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Custom Woodwork by Stuart
Every piece has a story.

"To practice any art, no matter how well or badly, is a way to make your soul grow. So do it!"; Kurt Vonnegut.

A special request from my son for a custom low shelving unit for his room.

strong build
No problem with the weight

March 2013:

So I took the plans and the suggestions and headed for the shop. I checked my supply of heavy boards and found some White Oak pieces. We cut this tree in the early summer of 2010. It lay in the woods until that fall when we gathered a load of logs for the mill. The boards were sawn into 1.5 inch thickness and stickered and stacked to air dry in the warm attic of my garage. I have never worked with White oak so I thought this might be a good time to start.

After sawing a few boards I realized that I didn't have enough of the heavy boards to finish. Some of the boards proved to be less than top quality and although I like having some character in my wood, this was too bad - basically it was fire wood. So I called my brother who had saved out some of the boards for possible projects he might tackle. He was more than willing to share and the next trip north I loaded up a couple more boards.


The design for this unit evolved as it was being built. Most of the calculations for angles and such were made on the only piece of paper I had available.

You can also see some attempts to draw a skunk. This was for the illustrations for a story that I was working on at the time. These are a couple things to do while waiting for glue and finish to dry.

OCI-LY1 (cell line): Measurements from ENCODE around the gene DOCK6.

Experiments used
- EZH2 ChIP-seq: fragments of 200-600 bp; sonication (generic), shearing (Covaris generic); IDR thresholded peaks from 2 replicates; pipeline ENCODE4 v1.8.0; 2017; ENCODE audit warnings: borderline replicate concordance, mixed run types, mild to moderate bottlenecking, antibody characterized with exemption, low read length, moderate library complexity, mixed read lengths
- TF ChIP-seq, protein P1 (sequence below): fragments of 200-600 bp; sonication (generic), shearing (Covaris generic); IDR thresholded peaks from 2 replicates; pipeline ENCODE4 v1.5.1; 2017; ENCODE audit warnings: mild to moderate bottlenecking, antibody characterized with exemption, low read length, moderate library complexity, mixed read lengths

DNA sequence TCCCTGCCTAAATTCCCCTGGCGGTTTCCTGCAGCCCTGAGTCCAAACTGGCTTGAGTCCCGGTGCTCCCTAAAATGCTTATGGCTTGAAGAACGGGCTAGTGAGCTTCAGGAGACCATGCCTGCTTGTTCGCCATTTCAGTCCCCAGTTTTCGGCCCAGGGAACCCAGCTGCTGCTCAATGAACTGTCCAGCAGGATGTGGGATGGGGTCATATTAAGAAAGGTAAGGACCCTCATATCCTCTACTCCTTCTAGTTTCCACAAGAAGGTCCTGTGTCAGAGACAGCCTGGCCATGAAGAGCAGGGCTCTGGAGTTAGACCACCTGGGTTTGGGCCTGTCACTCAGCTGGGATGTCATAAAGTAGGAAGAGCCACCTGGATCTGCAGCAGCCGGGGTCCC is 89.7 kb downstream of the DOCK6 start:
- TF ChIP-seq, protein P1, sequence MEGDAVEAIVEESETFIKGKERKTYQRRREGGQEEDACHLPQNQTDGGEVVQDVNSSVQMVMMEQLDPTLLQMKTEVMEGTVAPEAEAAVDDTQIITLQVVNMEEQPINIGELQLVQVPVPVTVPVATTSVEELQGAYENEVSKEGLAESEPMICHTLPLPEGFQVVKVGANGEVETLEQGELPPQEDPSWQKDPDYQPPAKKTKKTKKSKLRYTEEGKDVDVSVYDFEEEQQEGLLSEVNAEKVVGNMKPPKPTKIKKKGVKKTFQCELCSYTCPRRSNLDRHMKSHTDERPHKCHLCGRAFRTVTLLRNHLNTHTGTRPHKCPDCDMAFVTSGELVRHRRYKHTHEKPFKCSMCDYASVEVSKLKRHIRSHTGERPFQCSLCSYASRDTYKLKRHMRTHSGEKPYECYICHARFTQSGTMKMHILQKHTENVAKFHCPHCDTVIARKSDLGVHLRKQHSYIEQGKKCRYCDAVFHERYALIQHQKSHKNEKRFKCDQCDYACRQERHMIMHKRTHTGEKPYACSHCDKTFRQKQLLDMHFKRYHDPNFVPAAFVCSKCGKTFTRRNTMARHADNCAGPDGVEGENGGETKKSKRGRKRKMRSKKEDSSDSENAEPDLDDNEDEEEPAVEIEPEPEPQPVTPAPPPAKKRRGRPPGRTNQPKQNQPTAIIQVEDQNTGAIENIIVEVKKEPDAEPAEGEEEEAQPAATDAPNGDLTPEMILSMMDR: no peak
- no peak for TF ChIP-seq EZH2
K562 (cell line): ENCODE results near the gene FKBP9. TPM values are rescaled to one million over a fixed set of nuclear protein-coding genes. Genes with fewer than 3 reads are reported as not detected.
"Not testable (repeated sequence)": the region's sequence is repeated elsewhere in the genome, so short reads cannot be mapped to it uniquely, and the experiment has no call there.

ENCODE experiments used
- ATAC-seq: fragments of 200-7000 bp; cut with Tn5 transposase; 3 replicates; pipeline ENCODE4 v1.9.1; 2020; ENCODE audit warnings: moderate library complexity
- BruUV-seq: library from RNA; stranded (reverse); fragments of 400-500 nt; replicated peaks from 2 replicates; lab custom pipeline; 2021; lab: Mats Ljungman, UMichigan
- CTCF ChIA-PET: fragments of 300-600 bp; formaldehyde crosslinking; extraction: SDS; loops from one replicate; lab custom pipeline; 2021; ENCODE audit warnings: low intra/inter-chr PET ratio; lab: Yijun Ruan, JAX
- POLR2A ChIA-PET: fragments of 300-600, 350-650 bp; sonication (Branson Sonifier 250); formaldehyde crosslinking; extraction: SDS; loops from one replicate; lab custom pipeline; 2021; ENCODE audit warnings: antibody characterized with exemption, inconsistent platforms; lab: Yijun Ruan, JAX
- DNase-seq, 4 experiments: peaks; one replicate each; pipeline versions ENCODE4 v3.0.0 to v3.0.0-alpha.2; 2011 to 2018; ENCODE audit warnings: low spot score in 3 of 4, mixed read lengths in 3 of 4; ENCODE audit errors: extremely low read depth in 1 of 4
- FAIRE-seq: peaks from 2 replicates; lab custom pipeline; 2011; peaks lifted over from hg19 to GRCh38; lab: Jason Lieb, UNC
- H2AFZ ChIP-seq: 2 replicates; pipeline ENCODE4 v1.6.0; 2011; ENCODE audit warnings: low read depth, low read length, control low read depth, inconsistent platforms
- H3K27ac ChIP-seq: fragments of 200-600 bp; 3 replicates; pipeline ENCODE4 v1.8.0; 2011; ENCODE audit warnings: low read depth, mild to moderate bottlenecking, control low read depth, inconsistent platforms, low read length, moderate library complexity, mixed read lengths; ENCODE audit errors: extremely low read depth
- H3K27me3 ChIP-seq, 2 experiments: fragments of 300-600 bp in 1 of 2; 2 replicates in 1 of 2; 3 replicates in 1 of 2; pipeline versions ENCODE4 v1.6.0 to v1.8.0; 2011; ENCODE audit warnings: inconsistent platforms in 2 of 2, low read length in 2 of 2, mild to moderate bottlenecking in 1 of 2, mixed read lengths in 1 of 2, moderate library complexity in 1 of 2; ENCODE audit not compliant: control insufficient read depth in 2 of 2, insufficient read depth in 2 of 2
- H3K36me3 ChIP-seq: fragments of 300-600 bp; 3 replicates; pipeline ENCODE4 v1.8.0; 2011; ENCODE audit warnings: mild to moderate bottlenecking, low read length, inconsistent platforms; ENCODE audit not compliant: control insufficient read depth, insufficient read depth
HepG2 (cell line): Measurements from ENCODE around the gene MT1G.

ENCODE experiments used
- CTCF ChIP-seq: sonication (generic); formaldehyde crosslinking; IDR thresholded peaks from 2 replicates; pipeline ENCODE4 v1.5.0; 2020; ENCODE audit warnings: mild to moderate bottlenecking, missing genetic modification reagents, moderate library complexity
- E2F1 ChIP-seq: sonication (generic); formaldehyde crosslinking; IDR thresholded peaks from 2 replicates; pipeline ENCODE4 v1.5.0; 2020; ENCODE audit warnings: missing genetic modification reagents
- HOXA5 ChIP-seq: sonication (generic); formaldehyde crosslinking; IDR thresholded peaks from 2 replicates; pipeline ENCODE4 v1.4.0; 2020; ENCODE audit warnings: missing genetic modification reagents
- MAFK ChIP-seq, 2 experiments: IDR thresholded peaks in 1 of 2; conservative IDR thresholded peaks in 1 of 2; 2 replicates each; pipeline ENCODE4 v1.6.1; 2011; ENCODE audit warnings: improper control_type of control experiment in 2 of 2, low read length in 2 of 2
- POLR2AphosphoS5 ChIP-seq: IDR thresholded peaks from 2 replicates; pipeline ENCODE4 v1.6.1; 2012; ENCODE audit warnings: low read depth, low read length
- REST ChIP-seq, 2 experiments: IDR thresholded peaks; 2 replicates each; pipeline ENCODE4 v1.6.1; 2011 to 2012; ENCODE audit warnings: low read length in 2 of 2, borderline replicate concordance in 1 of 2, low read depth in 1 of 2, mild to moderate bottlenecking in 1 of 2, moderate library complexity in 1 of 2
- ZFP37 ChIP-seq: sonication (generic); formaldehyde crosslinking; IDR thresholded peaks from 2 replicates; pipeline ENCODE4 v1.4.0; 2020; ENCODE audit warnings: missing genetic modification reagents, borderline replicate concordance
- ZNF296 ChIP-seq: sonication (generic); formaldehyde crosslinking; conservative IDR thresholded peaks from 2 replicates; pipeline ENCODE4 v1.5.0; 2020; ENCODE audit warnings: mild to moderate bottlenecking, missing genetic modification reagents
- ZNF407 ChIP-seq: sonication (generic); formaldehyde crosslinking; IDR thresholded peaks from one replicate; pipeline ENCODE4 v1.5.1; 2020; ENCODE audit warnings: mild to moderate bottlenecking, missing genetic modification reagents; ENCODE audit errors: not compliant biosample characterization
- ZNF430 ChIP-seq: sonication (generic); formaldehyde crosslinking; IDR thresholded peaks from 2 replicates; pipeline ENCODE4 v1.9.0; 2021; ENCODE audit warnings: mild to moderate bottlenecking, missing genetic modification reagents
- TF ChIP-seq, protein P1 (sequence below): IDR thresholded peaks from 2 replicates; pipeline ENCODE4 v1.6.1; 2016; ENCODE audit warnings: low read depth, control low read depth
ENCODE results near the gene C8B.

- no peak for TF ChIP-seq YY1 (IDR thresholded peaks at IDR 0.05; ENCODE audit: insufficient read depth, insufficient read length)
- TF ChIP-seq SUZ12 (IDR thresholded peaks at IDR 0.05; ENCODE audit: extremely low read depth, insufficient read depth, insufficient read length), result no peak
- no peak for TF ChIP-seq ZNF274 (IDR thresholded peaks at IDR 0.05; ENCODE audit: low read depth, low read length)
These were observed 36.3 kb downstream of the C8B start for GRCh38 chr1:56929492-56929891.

finished pieces
Ready for 'final' assembly

All the pieces are completed and ready for 'final' assembly. It's not really final since this unit can be easily taken apart at any time. I would expect my son to be moving a few times over the years so I wanted this to be very portable. The four wooden wedges are all that holds it together.

first assembly
First assembly

Okay, first assembly of finished stand/shelf unit. After a great deal of head scratching and shaking the cobwebs off of some old trig memories, I am very happy with how this has turned out.

sanding ends
Sanding down tenons

Since the ends of these tenons would make up part of the top surface of the unit, these had to be perfectly flat. This required careful precise angle cuts and careful sanding after a rough assembly.

sanding sides
Sanding tenons for tight fits

Careful sanding was also required to adjust the final fit of the tenons in the mortises. These needed to be snug but not too snug since the stability of the whole unit depended on these joints. Since the piece is held together by own weight the friction of these joints alone provides it with it's stiffness and stability -- no glue or fasteners.

determining shelf length
Positioning tenons in the end pieces

(This may be slightly out of order)

Once the tenons are fit into the top mortises. I need to calculate the position of the mortises. for the side pieces (lower shelf). All the mortises. in this unit were created by strategic placement of the gaps in the walnut strips before gluing the five (5) boards together to form the top and each side. They were not cut into the finished -- glued up -- pieces.

What you see here are the end piece CLAMPED together and positioned within the top piece (already glued) in order to determine both the position and length of the shelf. I did this by sight in order to choose the position of the shelf that looked best to me.

assembling shelf